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Drown review
by Hai Tran
Billy Corgan doesn't subscribe to the conventional politic of playing acoustic. Yes folks, acoustic performances have become somewhat of a cliche. Not in the sense that the idea of performing songs unplugged is tired and overdone -- but rather the common misconception acoustic guitars, drum brushes, and a cello instantly create melodrama. Example. Pearl Jam Unplugged. Not that I am singling out Pearl Jam for any specific reason, as I've naught a bad word to say about Pearl Jam -- but when I see singer Eddier Vedder standing on a bar stool swinging a microphone stand around and bassist Jeff Ament smashing the head of his bass guitar into a drumset -- something is wrong.

Not that you can't smash your instruments while playing an accoustic set, mind you -- smash all you want. But playing acoustic has merely become a choice of instrumentation. They play the same chords they played when electric. The drummer keeps the same tempo. They rip through the same breakneck 290 bpm guitar solo -- only on acoustic. Only without the energy you'd need from an electric performance to make the song actually work.

Bah. 'Bullshit.' says Billy Corgan. Playing acoustic isn't a choice of instrumentation for Billy Corgan -- it's merely a method. The means to creating the image he wants to create. To paint the picture he wants to paint.

So fine, let's play acoustic, but why not have an electronic bass? Why not harmonicas? Why not the sound of paper being shredded?

And so here we have the Smashing Pumpkins. Cramming two acoustic guitars, one electric bass, a mid size drumkit and what sounds to be 50 people all crammed into a tiny Tower Records.

First we have Rocket. A rather odd listen at first as it doesn't instantly strike you as being... well, Rocket. A start-stop Neil Young acoustic feel with a zest of country twang. An interesting listen, but not groundbreaking or spectacular enough to really leave an impression other than "hhmm."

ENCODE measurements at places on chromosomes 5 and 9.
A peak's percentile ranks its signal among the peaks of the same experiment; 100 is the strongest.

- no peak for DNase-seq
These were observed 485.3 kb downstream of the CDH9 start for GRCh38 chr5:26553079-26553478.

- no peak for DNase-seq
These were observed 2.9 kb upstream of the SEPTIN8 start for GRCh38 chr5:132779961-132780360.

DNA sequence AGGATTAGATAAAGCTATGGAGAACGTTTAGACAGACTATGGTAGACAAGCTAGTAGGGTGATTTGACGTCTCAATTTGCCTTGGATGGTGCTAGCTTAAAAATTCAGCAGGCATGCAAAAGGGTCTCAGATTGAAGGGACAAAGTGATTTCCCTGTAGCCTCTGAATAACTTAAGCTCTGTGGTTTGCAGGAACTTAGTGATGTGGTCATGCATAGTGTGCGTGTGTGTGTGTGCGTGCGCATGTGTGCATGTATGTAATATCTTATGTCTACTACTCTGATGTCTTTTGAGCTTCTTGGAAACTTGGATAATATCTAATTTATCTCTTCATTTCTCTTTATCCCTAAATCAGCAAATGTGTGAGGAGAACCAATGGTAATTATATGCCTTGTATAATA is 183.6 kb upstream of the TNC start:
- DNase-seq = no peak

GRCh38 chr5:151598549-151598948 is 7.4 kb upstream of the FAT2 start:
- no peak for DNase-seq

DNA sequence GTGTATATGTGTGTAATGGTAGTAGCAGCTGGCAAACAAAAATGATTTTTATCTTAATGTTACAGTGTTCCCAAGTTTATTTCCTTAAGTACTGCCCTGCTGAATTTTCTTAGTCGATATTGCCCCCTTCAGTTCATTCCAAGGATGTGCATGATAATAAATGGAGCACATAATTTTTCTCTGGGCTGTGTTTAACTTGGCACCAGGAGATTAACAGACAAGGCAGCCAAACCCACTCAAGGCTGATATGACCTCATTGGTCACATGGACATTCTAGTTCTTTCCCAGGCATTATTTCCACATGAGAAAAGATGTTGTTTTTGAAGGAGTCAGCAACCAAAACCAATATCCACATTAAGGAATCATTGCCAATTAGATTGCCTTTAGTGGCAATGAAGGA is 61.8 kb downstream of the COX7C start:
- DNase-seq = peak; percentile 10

Cherub Rock has always been a different story. Always one of my favorite acoustic. The chartered wall of sound fuzz guitar has been replaced with mid tempo raking and acoustic percussion. Very tight, very compact -- intimate and urgent.

The acoustic rendition of Today is ghostly sparse and thin. The verses consist of just Billy Corgan and tight 4/4 drum measure. The bass drops, the guitars drop and it is just Billy. This concert was held shortly after the release of Siamese Dream [before the dissolution of the song and fan saturation] but unfortunately, this rendition sounds more like a dilluted album version to merit any real gravity.

Mayonaise is oddly nonchalant and playful. Not to my liking for the most part, but the song has it's playful charm.

Hummer I feel, is the song that makes the disc. The first time on the album where I begin to feel the Smashing Pumpkins escape the limits of their instrumentation. Especially when you hear Billy Corgan softy mouth the word "faith" and you come to the an absolutely startling realisation that you are hearing nothing more than Billy Corgan, an acoustic guitar and a drumset. It could have been a full concerto orchestra and you wouldn't have noticed the different. Hummer is a song with no limitations. The gorgeously resplendent 2 minute outro doesn't hurt either though.

And now we're in the Netherlands.

Siva slowly fades in. Too bad we only get to hear 45 seconds of it. What a gyp.

Drown features one of my favorite renditions of Disarm. An almost exact juxtaposition of the infamous rock version and the acoustic version. Split down the middle. This rendition is a bit
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